To “Translate” or to “Localise”?
If you’ve ever had to get some translation work done, you might have done a quick search for translators and come across the term “Localisation” scattered amongst the results. They might even seem somewhat interchangeable, so which one do you need? What’s the difference between “translation” and “localisation”?
Well, let’s start with a couple of basic definitions:
“Translation” is the process of rendering text from one language into another so that the meaning is equivalent.
“Localisation” is a more comprehensive umbrella term which addresses cultural and non-textual components as well as linguistic issues when adapting a product or service for another country or locale.
When we speak of translation, this refers to the basic transfer of text from language X to language Y. This basic transfer of a sentence or phrase from one language into another can be simply illustrated with the following example:
In an English manual it might say:
“Press the red button”
This is translated into Dutch as:
“U drukt op de rode knop”.
Of course, there is a nuance here because language is sensitive. The readers are not all the same and this difference can also affect the precise message that needs to be relayed.
Localisation refers to the conversion of a message from one language into another while taking culture, background, and the location of the reader/user into account. A website and e-Learning programs for multinational companies may need to be localised. In other words, it is not just about the message but it is also about the way in which the recipient perceives it.
Consider the example of British English and American English; we can watch an episode of the American produced “Stranger Things”, followed by an episode of the (very) British “Downton Abbey” without the need for translation, right? Right! Both are in “English” so do we need to translate? No! But we do need to localise from British English to American English or vice versa. Or perhaps I should say “localize”?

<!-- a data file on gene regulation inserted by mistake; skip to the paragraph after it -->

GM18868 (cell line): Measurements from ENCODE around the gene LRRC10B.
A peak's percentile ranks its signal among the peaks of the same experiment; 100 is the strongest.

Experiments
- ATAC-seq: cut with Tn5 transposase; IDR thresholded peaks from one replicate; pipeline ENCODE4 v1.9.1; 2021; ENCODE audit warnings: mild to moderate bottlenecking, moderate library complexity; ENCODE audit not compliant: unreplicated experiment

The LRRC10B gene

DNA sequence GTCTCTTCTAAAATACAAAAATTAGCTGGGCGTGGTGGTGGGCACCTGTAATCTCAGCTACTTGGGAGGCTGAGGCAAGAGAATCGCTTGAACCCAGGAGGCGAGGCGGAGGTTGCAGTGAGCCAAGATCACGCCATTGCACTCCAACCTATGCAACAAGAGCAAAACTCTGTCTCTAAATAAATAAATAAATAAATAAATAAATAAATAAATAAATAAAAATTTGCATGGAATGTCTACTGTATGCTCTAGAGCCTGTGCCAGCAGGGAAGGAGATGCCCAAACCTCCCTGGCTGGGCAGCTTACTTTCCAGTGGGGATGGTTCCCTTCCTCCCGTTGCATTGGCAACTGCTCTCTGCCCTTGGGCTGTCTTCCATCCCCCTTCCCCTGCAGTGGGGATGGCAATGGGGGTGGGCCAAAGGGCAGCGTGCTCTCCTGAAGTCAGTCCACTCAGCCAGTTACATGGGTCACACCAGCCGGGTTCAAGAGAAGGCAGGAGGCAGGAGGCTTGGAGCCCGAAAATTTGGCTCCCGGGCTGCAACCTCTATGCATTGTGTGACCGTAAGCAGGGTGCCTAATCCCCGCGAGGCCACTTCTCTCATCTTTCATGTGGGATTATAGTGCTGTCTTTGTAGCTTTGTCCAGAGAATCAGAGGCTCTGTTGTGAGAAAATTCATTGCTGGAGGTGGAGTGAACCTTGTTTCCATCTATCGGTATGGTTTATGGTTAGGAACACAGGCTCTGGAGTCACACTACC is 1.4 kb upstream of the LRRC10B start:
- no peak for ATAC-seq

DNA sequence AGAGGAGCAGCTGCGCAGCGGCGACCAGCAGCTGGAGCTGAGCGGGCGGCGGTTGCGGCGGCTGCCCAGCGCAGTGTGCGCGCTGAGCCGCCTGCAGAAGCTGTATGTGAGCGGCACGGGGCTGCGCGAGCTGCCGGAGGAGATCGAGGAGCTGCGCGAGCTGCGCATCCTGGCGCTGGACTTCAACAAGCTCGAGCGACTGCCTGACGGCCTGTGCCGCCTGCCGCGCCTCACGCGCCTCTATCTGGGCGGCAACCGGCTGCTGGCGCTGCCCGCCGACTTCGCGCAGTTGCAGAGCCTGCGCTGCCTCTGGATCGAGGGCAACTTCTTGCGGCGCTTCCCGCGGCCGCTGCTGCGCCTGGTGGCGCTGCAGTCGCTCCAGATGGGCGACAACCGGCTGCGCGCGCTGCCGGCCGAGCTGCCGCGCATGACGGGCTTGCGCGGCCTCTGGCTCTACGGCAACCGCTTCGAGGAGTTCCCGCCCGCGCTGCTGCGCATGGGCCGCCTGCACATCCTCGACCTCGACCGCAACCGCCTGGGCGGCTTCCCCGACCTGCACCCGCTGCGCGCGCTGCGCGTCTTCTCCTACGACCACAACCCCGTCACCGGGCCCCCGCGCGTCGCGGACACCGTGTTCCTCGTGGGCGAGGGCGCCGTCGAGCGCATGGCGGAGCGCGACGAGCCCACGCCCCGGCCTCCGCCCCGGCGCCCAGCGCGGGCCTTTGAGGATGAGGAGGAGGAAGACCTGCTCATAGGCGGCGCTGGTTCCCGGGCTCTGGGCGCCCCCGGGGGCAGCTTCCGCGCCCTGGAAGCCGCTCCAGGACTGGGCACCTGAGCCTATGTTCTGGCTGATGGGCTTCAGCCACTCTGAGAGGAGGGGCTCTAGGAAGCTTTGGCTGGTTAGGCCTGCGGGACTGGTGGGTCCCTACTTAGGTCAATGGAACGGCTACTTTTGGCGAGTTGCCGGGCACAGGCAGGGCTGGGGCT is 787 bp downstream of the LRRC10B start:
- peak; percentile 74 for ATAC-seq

Generally speaking the language in the 2 countries is the same, but there are a number of very important instances where it will be necessary to localise a British English text for the American English market.
- Spelling is the first obvious difference: s’s become z’s (localise becomes localize), ou’s become o’s (as in colour and color).
- Certain things have different words in each country: footpath/sidewalk, lift/elevator, autumn/fall.
- Specific expressions and idioms are very different as well.
Localisation involves more than just translation. It includes translation, and addresses other factors such as text length, local idioms, cultural references, measurement units, date formats, and page sizes.
What can we do for you?
We translate and localise in approximately 40 language combinations. This is always carried out by a translator and a proofreader (someone who checks the translated text for consistency and errors) who are assigned to work on your text. Just to give you an impression: a translator translates (on average) between 2500 and 3000 words per day, and a proofreader reviews about 1500 words per hour. Our project managers coordinate your project carefully and ensure that it is delivered to you on time. Our project managers also conduct a final quality review of your project before delivery, just to make sure the i’s are dotted and the t’s are crossed. Literally…
The project manager is your personal point of contact. You can discuss the appropriate “tone of voice” with them and you can also discuss a list of preferential terms (which we call a term base).
Using the most up-to-date software we build a translation memory, which allows you to maintain consistency, across all future translations and assignments. This has the added benefit of reducing your costs over time. Once a text has been translated, it doesn’t have to be translated again. It only needs to be checked to make sure it is being used correctly in the sentence.
For a translation or localisation quotation, click on the “Get A Quote” link!
This is a slightly different ball-game and is related quite closely to our Copywriting department. Transcreation, is also about “getting a message across in another language” but is generally used where mere translation won’t do the trick.
Transcreation is all about sales, marketing, and brand protection. We focus on creating content that attracts attention and eventually leads to a sale of a product or service. It focuses on such areas as:
- what is being sold
- to whom
- how it is viewed by customers in the market place
- the local competitive landscape, and
- global brand considerations.
We consider all angles during the creation and adaptation phase, including literal, conceptual, creative, and cultural aspects in order to produce a transcreation that benefits your brand.
With the specific choice of media channels (written/audio/animated/graphic/visual) increasingly becoming a local choice and with different regulations applying in different markets, global brands need to adopt innovative approaches in response to the ever-changing media landscape. We know what works where and we will make it work for you. With our team of trusted copywriters, translators, and access to Ludejo Studios we have every channel covered for you!